(CNN) -- The key topic of the Asia-Pacific Economic Cooperation (APEC) summit may be trade, but on the sidelines, host nation Japan is stressing the need for U.S. support in its strained relations with China.
And analysts say while the U.S. attempts to play peacemaker, it may see its future with China in Japan's current relationship with the rising superpower.
Japan's prime minister, briefing reporters about his meeting with the U.S. president on Saturday, thanked Barack Obama for his support in territorial disputes with Russia and China.
The disputes with both countries surround islands that Japan claims as sovereign territory, and began with a September skirmish at sea with China.
A Chinese fishing crew collided with two Japan coast guard vessels near islands in the East China Sea. Japan and China both claim the island as their territory. The Japanese coast guard detained the Chinese crew and captain, sparking an international dispute between the two countries and dragging relations to new lows.
China, flexing its growing economic muscle in the region, canceled high level ministerial meetings and, according to multiple Japanese importers, cut off supply of rare earth materials Japan relies on to produce high tech products. Thousands of Chinese tourists canceled vacations to Japan, an increasingly important source of income for Japan's tourism trade.
Japan's prosecutors eventually released the Chinese crew and captain, citing concerns over more diplomatic fallout with China.
Japanese Prime Minister Naoto Kan's administration stressed the need to move forward with an important economic powerhouse in the region, a nation Japan's economy relies on more and more.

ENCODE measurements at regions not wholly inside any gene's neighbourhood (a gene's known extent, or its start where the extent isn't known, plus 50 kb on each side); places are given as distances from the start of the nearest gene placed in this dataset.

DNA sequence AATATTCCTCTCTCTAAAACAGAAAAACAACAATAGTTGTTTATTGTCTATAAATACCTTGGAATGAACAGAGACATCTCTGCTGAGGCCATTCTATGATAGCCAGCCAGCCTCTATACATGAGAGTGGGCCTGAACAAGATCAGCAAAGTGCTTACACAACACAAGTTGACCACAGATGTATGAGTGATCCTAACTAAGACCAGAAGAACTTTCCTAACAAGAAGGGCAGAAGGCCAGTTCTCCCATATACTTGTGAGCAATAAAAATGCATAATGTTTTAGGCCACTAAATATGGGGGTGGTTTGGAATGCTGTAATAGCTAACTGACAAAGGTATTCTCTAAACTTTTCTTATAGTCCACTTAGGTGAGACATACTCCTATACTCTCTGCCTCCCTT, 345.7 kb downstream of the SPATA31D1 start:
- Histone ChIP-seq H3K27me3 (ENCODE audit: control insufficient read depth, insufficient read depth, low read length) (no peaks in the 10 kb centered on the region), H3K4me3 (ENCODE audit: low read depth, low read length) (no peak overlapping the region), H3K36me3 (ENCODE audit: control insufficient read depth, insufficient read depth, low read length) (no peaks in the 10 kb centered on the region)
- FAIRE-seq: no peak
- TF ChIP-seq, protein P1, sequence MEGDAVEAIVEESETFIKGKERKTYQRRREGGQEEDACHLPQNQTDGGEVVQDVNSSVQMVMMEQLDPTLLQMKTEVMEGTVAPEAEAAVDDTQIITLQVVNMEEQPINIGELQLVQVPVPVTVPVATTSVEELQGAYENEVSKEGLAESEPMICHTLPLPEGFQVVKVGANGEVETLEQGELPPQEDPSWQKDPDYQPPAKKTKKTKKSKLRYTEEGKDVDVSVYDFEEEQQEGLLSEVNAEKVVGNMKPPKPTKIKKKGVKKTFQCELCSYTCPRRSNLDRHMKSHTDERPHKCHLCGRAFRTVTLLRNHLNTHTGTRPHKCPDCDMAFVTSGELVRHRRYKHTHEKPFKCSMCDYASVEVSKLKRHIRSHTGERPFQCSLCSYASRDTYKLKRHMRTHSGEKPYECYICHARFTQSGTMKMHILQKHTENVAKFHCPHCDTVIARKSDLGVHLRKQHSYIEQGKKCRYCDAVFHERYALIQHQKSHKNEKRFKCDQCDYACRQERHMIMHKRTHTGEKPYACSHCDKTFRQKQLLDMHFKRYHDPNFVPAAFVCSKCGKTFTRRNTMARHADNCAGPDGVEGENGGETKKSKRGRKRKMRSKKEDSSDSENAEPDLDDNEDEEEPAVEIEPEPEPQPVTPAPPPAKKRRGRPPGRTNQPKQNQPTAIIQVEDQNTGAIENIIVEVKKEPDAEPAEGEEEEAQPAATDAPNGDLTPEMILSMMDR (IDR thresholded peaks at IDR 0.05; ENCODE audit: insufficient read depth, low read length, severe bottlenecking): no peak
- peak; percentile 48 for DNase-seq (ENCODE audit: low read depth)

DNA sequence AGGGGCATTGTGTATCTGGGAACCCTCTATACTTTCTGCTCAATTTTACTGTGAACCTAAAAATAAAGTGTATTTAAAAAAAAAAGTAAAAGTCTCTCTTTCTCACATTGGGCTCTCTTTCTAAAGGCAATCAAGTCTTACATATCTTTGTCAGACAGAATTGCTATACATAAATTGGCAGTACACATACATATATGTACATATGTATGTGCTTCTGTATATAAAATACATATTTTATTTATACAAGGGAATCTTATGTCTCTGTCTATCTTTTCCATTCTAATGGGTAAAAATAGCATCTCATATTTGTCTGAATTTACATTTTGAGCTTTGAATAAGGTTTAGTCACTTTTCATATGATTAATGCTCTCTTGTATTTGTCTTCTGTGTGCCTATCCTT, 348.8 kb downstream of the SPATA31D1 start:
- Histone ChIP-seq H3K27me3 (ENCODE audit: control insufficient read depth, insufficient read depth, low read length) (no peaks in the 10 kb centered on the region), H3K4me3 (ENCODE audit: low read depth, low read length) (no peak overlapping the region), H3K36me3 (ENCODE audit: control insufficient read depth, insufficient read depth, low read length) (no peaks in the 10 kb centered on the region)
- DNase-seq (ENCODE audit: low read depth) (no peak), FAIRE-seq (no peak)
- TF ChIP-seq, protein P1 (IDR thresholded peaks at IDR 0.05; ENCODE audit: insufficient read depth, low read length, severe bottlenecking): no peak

China is Japan's number one trading partner.
Weeks later, Russia's president visited another set of disputed islands between Japan and Russia, seen largely as Russia taking an opportunity to take a stand against a weakened Japanese prime minister.
Japan's prime minister has seen his approval ratings plummet in the wake of the disputes with China and Russia.
Tokyo based analyst Keith Henry of the Asia Institute says there are lessons learned by Kan's government, but there is also a lesson in this dispute for Obama.
"I think the U.S. will find an economic partner, which China is, that will be a little less willing to bend to the will of the U.S. In fact, they're going to expect the U.S. to bend to their will," Henry said.
Japan serves as an example of how not to conduct diplomacy with China, increasingly muscling into prominence in the world economy, according to Henry.
"I think what they (the United States) can learn is, don't apologize. Be as adamant and confident in terms of the national self interests of the U.S. and approach the Chinese in an equally aggressive way. Failure to do so will put the U.S. in a position that Japan is finding itself with China."